Can You Use Any Charger With Any Mobile Phone, Laptop, Camera, or Tablet?
Every mobile phone, notebook, and tablet seem to come with their own charger. If you’re like me, you have probably compiled quite a few chargers over the years. So the question becomes: is it safe to use a charger with your phone, notebook, camera, or tablet computer that isn’t the original manufacturer’s charger that came with the device?
Kinds of Chargers
In this guide, we’ll concentrate on three types of chargers: notebook chargers, micro USB chargers (these are used with telephones, tablet computers, and cameras), and Apple Lightning Connectors. While some devices have chargers using a slightly different head or charging cable, these are the most common.
Laptop chargers are rather specific to the device they come with. However, there may be some generic chargers that boast the ability to be interchanged between laptops. This always requires changing of the charger”head” and might not be the optimal charging amperage or voltage for your device.
Micro USBs are designed to be interchangeable, and are standard in most smartphones, Android devices, and tablets. Micro USB chargers typically have the exact same voltage, but may draw various amps. I’ll explain this further later and how to know if the charger is safe to use (based on its listed amps and voltage).
For older devices with a 30-pin charge port, a connector can be used to charge with the Lightning Connector.
The Plugs Must Be The Same
In order for a charger to be used on another device, it’s essential that the plug of the charger (the”head”) fit securely into the charging port of the device. Micro USBs are the same across the board as far as charging heads, while laptop chargers are usually specific to both make and model. However, the plug fitting firmly is only 1 part of this equation.
How Voltage and Amperage Matter
Determined by the power brick of the charger you will get a tag with the charger’s voltage (V) and amperage (A). For other types of chargers, like a smartphone charger, this information is usually located at the base of the charger, in which it would meet the wall. For the device you’re attempting to charge, the voltage and amperage required will be found on the battery that came with the device or on the manufacturer’s website.
Voltage is how much power the charger will draw in the device, or how much is being”pushed” to the apparatus by the charger. A phone will usually pull up to approximately 5V, while a laptop can pull up to 25V. A charger must equal the voltage needed by the device. This is important: drawing too high of a voltage could short out the device and possibly even begin a fire, while too low a voltage will fail to charge the battery.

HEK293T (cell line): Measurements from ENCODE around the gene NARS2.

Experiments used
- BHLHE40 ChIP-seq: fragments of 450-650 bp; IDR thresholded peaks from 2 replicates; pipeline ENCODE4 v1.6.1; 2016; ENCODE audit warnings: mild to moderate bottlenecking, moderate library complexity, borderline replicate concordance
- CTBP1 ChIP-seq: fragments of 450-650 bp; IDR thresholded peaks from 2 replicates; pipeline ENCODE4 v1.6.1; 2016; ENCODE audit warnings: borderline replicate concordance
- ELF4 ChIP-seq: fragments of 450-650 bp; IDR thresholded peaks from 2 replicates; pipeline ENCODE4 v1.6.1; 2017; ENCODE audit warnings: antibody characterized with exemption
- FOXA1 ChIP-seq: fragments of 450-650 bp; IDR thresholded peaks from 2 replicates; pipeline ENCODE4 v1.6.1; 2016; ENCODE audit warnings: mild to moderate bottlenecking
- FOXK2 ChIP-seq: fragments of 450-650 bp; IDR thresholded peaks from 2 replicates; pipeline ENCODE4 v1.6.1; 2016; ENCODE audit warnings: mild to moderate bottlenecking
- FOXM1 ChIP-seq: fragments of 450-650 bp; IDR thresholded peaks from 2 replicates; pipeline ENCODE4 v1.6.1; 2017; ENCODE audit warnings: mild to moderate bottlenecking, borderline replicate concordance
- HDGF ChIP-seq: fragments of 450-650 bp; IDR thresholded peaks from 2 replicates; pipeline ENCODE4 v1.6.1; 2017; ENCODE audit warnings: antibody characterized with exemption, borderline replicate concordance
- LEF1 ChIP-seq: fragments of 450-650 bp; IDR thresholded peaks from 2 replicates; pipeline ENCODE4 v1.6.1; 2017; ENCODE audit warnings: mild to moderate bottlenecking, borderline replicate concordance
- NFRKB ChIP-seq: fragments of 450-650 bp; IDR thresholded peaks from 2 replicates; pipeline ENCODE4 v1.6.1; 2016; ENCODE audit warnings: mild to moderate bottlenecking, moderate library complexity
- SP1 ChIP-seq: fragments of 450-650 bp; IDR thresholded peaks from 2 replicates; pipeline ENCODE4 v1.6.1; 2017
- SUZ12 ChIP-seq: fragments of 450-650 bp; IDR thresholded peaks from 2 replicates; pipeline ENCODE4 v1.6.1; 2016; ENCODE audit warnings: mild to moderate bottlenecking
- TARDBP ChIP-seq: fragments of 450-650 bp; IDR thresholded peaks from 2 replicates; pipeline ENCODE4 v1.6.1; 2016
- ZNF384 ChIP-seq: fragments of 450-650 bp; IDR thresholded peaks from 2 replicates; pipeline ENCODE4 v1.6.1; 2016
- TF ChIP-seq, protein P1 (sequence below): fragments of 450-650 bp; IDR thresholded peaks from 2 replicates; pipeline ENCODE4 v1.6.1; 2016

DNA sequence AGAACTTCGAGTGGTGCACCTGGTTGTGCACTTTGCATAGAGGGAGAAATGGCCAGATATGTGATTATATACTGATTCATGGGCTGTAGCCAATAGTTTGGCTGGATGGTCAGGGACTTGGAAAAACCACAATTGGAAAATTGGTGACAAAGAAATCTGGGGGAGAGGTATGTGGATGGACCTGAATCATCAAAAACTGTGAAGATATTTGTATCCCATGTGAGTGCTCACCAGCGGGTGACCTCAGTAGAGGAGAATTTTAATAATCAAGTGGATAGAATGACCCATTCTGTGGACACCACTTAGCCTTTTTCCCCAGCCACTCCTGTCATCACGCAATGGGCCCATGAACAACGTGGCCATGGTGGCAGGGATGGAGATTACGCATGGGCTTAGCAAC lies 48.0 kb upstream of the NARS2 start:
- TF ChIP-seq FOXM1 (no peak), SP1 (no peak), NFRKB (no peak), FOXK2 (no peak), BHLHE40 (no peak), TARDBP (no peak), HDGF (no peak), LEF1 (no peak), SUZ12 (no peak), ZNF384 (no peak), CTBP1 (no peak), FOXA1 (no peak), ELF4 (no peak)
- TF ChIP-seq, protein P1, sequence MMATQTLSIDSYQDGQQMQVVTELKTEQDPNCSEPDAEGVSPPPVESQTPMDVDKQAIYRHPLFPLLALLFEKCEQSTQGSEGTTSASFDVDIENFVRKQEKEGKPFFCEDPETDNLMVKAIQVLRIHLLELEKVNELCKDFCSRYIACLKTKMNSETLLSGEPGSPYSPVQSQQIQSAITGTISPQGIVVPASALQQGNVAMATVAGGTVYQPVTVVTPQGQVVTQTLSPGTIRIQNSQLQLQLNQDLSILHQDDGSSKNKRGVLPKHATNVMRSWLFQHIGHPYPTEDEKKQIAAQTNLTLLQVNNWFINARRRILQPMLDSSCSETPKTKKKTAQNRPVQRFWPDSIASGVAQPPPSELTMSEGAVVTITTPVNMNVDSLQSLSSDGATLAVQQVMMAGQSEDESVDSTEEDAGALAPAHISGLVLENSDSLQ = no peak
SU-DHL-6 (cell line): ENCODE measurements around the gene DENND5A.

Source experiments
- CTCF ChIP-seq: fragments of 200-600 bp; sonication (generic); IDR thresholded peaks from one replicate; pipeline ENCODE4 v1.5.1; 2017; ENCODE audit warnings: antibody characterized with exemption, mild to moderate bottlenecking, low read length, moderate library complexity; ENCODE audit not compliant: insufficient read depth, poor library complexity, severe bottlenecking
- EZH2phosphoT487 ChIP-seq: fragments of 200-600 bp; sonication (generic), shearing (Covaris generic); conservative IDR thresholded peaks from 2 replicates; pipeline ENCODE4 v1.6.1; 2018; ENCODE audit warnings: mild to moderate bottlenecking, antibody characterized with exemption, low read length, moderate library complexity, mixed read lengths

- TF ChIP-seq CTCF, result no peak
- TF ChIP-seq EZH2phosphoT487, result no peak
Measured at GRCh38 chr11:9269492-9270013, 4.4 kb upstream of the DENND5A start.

Amperage is how quickly power is”pulled” to the apparatus, or how much electricity is used by the device. The amount of volts won’t ever change, but the amount of amps that the device pulls may change based on how hard the unit is working. The number that you find on the battery that came with your device are the max amount of amps that can be pulled from the device. To be able to exchange chargers, the amp number on the charger must equal or exceed the amp number recorded on the device’s battery. If a device is paired with a charger that cannot support the amp necessity, it may burn out the power source and kill the apparatus.
So for those who have a modern USB device (smart phone, tablet, or camera) you can plug into a high-amperage USB port and enjoy quicker charging (as long as the voltage is equal). *Site Note: if you have an older device, it might not work with USB interfaces that use the new Battery Charging Specification.
If The Micro USB Charger’s Voltage Is Not 5v…
Some devices may have their voltage listed using a plus/minus on it like this: 5v +- 5%. If this is true, you may use a charger rated at 4.75 to 5.25v because that rating is telling you is that the apparatus can take 5v minus 5 percent of 5v = 4.75 volts OR 5v plus 5% of 5v = 5.25 volts. This means anything between 4.75 t0 5.25v is safe to use (so long as the amperage of the charger is equivalent to or higher than the device’s listed amperage).
An interesting point to note is chargers supply a higher voltage than the batteries that they charge. That’s pretty much how they work. There has to be a voltage differential to produce the necessary current flow in the proper direction to charge the battery. When you look at your vehicle, it has a 12V battery, but average alternators provide 13.8 to 14.4V charging voltage to the battery.
The problem with knockoffs, especially cheap knockoffs, is they frequently don’t support the power requirements of the device, or are not built to keep a steady flow safely. This can cause damage to the device but can also pose a safety/fire hazard. Overall, it’s best to stay with the charger made for the device you are using.
Now You Know How To Safely & Effectively Swap Chargers
I hope this article was able to assist you. Now you know how to safely and efficiently use a charger that did not include your smart phone, notebook, camera, tabletcomputer, or other apparatus. Make certain to follow exactly what we said and you should be ready to go!